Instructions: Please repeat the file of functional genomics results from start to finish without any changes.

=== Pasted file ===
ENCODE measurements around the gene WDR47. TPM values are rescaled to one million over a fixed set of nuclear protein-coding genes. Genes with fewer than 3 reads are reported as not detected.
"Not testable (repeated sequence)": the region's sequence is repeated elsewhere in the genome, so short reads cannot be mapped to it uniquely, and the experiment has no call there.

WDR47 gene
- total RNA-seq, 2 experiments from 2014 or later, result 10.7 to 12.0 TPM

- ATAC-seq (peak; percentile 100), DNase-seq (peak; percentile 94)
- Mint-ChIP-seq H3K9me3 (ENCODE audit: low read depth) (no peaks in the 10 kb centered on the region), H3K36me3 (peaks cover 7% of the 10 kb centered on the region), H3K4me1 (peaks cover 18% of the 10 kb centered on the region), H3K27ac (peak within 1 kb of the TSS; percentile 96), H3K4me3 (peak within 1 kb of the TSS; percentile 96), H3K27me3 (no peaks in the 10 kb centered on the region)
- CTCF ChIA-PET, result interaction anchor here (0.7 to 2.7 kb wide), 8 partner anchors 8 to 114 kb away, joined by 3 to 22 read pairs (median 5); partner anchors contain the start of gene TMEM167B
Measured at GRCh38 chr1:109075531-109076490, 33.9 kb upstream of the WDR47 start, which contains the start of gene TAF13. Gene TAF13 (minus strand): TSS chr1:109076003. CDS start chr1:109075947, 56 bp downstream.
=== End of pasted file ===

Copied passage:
ENCODE measurements around the gene WDR47. TPM values are rescaled to one million over a fixed set of nuclear protein-coding genes. Genes with fewer than 3 reads are reported as not detected.
"Not testable (repeated sequence)": the region's sequence is repeated elsewhere in the genome, so short reads cannot be mapped to it uniquely, and the experiment has no call there.

WDR47 gene
- total RNA-seq, 2 experiments from 2014 or later, result 10.7 to 12.0 TPM

- ATAC-seq (peak; percentile 100), DNase-seq (peak; percentile 94)
- Mint-ChIP-seq H3K9me3 (ENCODE audit: low read depth) (no peaks in the 10 kb centered on the region), H3K36me3 (peaks cover 7% of the 10 kb centered on the region), H3K4me1 (peaks cover 18% of the 10 kb centered on the region), H3K27ac (peak within 1 kb of the TSS; percentile 96), H3K4me3 (peak within 1 kb of the TSS; percentile 96), H3K27me3 (no peaks in the 10 kb centered on the region)
- CTCF ChIA-PET, result interaction anchor here (0.7 to 2.7 kb wide), 8 partner anchors 8 to 114 kb away, joined by 3 to 22 read pairs (median 5); partner anchors contain the start of gene TMEM167B
Measured at GRCh38 chr1:109075531-109076490, 33.9 kb upstream of the WDR47 start, which contains the start of gene TAF13. Gene TAF13 (minus strand): TSS chr1:109076003. CDS start chr1:109075947, 56 bp downstream.